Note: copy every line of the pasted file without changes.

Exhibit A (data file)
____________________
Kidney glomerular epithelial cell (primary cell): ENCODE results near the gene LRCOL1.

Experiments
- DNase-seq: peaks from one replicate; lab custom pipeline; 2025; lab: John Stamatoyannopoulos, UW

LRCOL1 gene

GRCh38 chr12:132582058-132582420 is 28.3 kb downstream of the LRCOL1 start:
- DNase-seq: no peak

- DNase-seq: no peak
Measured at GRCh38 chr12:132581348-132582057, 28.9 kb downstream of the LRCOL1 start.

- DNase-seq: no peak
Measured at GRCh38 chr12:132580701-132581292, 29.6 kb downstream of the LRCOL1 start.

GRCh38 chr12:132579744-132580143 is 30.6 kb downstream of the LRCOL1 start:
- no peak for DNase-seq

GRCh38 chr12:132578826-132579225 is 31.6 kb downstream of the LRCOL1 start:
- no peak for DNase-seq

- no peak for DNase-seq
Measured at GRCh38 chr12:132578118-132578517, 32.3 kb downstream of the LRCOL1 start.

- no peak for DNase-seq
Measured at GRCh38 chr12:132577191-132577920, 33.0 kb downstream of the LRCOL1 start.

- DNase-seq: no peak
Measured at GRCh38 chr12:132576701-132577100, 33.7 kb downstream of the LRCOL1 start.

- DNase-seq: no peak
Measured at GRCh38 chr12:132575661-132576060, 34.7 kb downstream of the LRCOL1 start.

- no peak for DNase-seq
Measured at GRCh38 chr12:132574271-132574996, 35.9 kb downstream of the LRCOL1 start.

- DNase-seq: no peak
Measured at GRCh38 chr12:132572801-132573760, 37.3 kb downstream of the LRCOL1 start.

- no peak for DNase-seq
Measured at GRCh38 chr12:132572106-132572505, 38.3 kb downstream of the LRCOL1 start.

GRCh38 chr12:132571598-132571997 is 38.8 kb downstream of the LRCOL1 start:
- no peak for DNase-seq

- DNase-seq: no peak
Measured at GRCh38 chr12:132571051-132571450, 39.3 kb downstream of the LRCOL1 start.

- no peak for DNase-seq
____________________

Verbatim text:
Kidney glomerular epithelial cell (primary cell): ENCODE results near the gene LRCOL1.

Experiments
- DNase-seq: peaks from one replicate; lab custom pipeline; 2025; lab: John Stamatoyannopoulos, UW

LRCOL1 gene

GRCh38 chr12:132582058-132582420 is 28.3 kb downstream of the LRCOL1 start:
- DNase-seq: no peak

- DNase-seq: no peak
Measured at GRCh38 chr12:132581348-132582057, 28.9 kb downstream of the LRCOL1 start.

- DNase-seq: no peak
Measured at GRCh38 chr12:132580701-132581292, 29.6 kb downstream of the LRCOL1 start.

GRCh38 chr12:132579744-132580143 is 30.6 kb downstream of the LRCOL1 start:
- no peak for DNase-seq

GRCh38 chr12:132578826-132579225 is 31.6 kb downstream of the LRCOL1 start:
- no peak for DNase-seq

- no peak for DNase-seq
Measured at GRCh38 chr12:132578118-132578517, 32.3 kb downstream of the LRCOL1 start.

- no peak for DNase-seq
Measured at GRCh38 chr12:132577191-132577920, 33.0 kb downstream of the LRCOL1 start.

- DNase-seq: no peak
Measured at GRCh38 chr12:132576701-132577100, 33.7 kb downstream of the LRCOL1 start.

- DNase-seq: no peak
Measured at GRCh38 chr12:132575661-132576060, 34.7 kb downstream of the LRCOL1 start.

- no peak for DNase-seq
Measured at GRCh38 chr12:132574271-132574996, 35.9 kb downstream of the LRCOL1 start.

- DNase-seq: no peak
Measured at GRCh38 chr12:132572801-132573760, 37.3 kb downstream of the LRCOL1 start.

- no peak for DNase-seq
Measured at GRCh38 chr12:132572106-132572505, 38.3 kb downstream of the LRCOL1 start.

GRCh38 chr12:132571598-132571997 is 38.8 kb downstream of the LRCOL1 start:
- no peak for DNase-seq

- DNase-seq: no peak
Measured at GRCh38 chr12:132571051-132571450, 39.3 kb downstream of the LRCOL1 start.

- no peak for DNase-seq